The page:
Czech-mate: Tsitsipas ends giant-killer’s Open run, continues title charge

But Tsitsipas’ 71st-ranked rival – who will move inside the world’s top 40 next week – had fistfuls of chances, failing to convert five break points in the fourth game of the second set, then three more from 0-40 in the seventh game of the next set.

Neither moment killed Lehecka’s resistance, but not capitalising cruelled his hopes of joining Ivan Lendl, Tomas Berdych, Petr Korda and Jiri Novak as the only Czech men to reach a semi-final at Melbourne Park.

After not facing a break point since dropping serve at the start of the match, Lehecka eventually wilted when he dumped a backhand into the net on Tsitsipas’ first match point.

Either Tsitsipas or Russia’s Karen Khachanov – who progressed to consecutive grand slam semi-finals at American Sebastian Korda’s expense earlier on Tuesday – will play in their first Australian Open final on Sunday night.

Khachanov has never beaten Tsitsipas in five meetings, with their most recent clash in Rome on clay last year.

“It’s a match that I’m looking forward to. It’s great to be back in the semi-finals,” Tsitsipas said.

“Of course, I’m definitely happy with the way I’ve been playing so far. I’m looking ahead for more, for better. I’m looking to create some magical experiences here in Australia.”

Tsitsipas remains perfect in six career grand slam quarter-finals, but his sole final from those opportunities was at the 2021 French Open, where he agonisingly lost from two sets up against Novak Djokovic.

The desperation from all quarters for someone, anyone, to dethrone the “Big Three” of Djokovic, Rafael Nadal and (while he was still playing) Roger Federer means patience runs too thin at times.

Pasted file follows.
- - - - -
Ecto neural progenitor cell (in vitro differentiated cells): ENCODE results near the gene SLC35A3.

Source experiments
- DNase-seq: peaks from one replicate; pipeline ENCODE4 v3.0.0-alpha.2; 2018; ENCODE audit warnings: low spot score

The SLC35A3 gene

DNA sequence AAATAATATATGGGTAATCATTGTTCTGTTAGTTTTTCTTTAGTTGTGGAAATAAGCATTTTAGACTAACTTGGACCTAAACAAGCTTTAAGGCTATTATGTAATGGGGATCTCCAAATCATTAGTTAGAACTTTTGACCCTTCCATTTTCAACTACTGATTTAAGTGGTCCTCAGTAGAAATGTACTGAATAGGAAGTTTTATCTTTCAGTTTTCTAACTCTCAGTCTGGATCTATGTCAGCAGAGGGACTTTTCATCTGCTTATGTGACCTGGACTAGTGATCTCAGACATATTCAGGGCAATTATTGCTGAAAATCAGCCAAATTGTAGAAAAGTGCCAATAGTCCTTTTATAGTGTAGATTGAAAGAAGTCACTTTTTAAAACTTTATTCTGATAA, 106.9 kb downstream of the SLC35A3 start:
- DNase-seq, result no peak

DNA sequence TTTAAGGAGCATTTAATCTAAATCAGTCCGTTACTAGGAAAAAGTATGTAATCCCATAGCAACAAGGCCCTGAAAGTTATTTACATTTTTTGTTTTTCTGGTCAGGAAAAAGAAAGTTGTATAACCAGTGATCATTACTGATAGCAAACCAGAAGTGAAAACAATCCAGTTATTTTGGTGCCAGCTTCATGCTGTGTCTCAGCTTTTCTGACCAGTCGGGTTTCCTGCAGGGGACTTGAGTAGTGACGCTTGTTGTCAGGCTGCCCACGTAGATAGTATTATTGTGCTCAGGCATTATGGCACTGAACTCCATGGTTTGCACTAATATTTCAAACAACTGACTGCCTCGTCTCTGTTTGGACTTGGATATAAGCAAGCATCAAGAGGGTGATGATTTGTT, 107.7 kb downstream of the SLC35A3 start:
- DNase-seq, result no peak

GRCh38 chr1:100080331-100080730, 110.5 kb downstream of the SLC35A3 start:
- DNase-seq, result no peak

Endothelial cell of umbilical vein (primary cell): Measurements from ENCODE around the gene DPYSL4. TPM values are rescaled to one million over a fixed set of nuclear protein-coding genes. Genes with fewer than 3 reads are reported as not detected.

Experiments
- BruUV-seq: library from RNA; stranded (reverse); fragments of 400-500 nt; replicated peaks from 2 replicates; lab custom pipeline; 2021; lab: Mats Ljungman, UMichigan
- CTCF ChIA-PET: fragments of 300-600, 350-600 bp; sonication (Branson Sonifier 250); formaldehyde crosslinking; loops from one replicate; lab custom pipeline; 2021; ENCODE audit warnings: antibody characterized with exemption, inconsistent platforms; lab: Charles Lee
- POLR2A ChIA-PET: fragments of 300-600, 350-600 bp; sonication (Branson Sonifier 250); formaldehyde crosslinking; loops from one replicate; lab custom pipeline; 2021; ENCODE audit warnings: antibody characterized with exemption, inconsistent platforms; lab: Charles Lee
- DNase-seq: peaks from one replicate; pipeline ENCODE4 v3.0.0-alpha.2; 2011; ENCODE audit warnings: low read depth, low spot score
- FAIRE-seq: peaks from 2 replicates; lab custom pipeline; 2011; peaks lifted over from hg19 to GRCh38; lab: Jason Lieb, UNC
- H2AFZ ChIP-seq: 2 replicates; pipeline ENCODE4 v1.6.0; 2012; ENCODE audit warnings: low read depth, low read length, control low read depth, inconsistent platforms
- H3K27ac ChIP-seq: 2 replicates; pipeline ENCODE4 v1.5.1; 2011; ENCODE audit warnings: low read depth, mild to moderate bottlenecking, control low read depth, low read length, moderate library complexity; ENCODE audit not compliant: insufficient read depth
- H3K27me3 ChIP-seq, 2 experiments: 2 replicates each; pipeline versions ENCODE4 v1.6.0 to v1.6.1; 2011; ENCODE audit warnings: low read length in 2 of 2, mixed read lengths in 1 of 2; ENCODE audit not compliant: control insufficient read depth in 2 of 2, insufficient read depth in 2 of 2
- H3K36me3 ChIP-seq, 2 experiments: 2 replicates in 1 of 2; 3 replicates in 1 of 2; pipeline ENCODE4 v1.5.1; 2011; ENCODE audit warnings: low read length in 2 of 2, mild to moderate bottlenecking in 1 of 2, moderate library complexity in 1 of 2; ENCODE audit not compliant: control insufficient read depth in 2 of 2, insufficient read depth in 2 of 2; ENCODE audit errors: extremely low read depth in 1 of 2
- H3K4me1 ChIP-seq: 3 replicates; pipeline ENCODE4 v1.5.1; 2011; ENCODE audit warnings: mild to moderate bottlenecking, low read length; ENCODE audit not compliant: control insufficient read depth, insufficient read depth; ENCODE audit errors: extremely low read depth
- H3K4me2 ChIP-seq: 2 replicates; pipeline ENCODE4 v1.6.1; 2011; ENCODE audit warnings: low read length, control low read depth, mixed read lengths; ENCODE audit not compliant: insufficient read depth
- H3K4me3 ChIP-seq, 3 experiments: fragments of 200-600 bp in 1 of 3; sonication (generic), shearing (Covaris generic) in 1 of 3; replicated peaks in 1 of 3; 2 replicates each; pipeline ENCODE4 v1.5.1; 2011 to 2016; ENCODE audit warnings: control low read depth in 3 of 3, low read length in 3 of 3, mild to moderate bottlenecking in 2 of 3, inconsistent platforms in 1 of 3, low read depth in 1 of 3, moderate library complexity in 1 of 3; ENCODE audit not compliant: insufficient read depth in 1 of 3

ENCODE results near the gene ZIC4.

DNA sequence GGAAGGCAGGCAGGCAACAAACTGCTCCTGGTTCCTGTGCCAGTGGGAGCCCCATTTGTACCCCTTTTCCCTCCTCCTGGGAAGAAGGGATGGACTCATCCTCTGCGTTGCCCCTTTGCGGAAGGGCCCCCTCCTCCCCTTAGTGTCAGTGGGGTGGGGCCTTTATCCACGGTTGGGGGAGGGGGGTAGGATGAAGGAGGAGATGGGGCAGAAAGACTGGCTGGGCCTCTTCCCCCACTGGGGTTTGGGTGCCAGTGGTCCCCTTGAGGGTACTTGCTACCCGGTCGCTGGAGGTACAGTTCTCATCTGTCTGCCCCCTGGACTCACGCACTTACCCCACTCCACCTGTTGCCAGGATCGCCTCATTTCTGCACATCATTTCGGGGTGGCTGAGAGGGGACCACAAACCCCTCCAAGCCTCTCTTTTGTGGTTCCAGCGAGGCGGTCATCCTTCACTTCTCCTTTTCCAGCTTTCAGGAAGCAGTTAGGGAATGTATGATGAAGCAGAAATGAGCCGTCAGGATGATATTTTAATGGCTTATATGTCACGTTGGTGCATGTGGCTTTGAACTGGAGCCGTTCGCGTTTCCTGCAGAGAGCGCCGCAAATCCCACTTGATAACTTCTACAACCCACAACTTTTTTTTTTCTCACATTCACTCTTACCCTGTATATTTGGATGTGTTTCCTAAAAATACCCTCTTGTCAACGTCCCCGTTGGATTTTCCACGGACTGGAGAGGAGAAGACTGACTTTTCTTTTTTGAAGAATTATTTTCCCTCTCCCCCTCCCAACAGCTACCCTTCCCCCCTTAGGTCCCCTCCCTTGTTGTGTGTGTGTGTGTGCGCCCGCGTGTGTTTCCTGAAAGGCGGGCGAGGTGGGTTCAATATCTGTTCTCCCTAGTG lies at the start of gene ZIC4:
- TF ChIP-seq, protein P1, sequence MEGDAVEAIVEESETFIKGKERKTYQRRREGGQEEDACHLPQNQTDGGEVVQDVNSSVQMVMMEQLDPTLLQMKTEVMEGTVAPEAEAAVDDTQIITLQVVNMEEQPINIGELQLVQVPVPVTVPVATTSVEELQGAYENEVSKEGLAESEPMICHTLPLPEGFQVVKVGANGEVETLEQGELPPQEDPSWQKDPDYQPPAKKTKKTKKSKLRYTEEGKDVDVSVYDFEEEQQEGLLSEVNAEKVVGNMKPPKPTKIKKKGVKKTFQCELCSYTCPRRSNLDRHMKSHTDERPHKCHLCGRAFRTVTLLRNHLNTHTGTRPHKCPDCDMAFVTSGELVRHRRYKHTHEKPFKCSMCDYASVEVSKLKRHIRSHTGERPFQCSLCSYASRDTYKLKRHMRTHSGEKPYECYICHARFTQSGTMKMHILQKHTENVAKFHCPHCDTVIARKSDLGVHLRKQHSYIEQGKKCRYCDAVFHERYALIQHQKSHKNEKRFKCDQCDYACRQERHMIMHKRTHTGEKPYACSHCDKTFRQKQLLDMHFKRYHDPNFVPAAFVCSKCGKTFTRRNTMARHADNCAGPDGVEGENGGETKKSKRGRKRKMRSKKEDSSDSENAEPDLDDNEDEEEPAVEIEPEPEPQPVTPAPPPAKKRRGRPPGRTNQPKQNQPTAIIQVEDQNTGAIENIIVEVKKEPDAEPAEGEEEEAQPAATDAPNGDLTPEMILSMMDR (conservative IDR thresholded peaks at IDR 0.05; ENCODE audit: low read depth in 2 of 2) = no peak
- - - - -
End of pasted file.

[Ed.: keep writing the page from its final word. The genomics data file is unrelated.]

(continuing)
Former “Next Gen” members Tsitsipas, Alex Zverev, Daniil Medvedev, Casper Ruud and Andrey Rublev have all enjoyed plenty of success, but only Medvedev owns a grand slam title from that group.

The new world No.1 Carlos Alcaraz is only 19 and has one already, while the likes of Holger Rune and Jannik Sinner are also rising fast, so harsh labels such as “Lost Gen” have started being thrown around.

But Tsitsipas eliminated Sinner from the Open for the second straight year two nights ago – although he needed four hours and five sets this time – and has now put a stop to 21-year-old Lehecka’s brilliant run, which included upsetting Borna Coric, Cameron Norrie and Felix Auger-Aliassime.

Tsitsipas played down the significance of whom he had beaten, saying he did not put “labels” on his opponents, but the message with his emphatic play was simple.

They might be coming but Tsitsipas is part of Generation Now, or whatever you want to call it, and has a huge opportunity in front of him in the coming days.

“I’m feeling great with my tennis. I don’t think I’ve felt so good in a long time,” he said.

“I’m a different player, playing different. My mentality is different. When I’m out on the court; I don’t really think of negatives, to be honest. I just go out there and play the game.

“I’m very happy to be out on the court. I’m very happy to be performing. I’m very happy to hit some good shots, come in. It’s just this whole dynamic that has made me very hungry and created a lot of desire for me to be playing tennis, wanting to achieve new things.”

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